News in Brief: Bill Bans Parking Ticket Quotas



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Gov. Gray Davis signed a bill last Friday banning quotas on parking tickets in the UC system.

Currently, state law prohibits state and local agencies from establishing quotas, but the law does not apply to the UC system.

The new law, which will take effect Jan. 1 will include all schools in the UC system.

A quota, according to the bill, is "any requirement regarding the number of arrests made, or the number of citations issued, by a peace officer or parking enforcement employee."

The bill will also prohibit the promotion or dismissal of parking enforcement officers based on the number of citations or arrests they issue, according to the bill.

Parking enforcement officers may not issue less citations or arrests because there are no longer quota requirements said Russ Lopez, deputy press secretary for Governor Davis.

"If you're parked in the wrong place, you should get a citation," said Lopez.

The bills intent, said Lopez, is not to decrease the number of parking citations issued, but to make sure parking enforcement officers think more critically about what they cite people for.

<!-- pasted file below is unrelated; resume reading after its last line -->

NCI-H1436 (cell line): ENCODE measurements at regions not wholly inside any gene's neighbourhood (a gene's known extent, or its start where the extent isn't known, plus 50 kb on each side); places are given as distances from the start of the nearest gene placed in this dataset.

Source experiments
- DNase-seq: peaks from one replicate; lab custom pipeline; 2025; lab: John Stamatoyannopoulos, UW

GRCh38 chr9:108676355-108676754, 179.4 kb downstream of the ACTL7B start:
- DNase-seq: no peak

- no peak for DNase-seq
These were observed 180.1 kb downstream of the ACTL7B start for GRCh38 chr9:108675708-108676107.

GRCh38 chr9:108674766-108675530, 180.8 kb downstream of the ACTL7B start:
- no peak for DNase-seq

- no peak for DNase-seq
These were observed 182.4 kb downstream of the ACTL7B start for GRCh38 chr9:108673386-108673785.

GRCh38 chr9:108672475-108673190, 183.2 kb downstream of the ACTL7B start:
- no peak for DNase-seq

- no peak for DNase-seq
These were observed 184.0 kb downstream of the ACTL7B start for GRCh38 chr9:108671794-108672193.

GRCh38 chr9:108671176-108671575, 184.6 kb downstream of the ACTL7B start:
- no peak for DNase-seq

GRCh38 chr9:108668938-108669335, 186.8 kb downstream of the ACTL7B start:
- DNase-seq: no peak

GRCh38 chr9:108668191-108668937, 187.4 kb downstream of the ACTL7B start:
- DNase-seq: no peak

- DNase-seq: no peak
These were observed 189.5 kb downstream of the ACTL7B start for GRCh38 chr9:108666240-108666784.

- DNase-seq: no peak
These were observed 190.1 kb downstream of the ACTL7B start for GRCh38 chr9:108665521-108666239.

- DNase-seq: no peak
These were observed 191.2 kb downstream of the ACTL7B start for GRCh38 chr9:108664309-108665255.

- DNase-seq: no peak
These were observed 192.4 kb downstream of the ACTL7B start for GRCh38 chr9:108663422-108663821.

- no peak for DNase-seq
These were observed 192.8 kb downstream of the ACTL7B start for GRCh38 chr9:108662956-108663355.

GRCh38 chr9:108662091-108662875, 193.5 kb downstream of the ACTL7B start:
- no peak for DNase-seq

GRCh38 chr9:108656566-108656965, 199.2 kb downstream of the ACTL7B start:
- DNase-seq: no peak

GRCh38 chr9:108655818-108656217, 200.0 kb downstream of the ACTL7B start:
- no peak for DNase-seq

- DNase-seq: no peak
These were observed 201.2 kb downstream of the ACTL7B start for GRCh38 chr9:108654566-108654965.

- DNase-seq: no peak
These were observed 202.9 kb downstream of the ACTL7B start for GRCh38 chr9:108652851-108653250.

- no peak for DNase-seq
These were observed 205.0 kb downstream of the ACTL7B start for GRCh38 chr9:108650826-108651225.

Lauren Nakasato

Man Struck by BART Train

A Monterey man died in an apparent suicide after he threw himself in front a train at the Downtown Berkeley BART station Thursday.

The Alameda County Coroner's Office identified the man as 44-year-old Agha Saeed.

A Fremont-bound train struck Saeed shortly before 6 p.m., BART spokesperson Ron Rodriguez said.

Witnesses saw Saeed run toward the train and jump in front of it. The train driver spotted the man too late to avoid hitting him.

"It can take a while to stop a 10-car train," Rodriguez said.

The station was evacuated as Berkeley fire paramedics and BART police responded to the station. Saeed was found dead at the scene, under the train.

Rodriguez said the station remained closed for under an hour.

Train traffic was restricted to a single track as crews cleaned the area, resulting in some delays. Only Fremont- and San Francisco-bound trains were affected.

The effects of the restrictions were relatively minor because there were few passengers on BART at the time because of the July 4 holiday, Rodriguez said.

Nate Tabak

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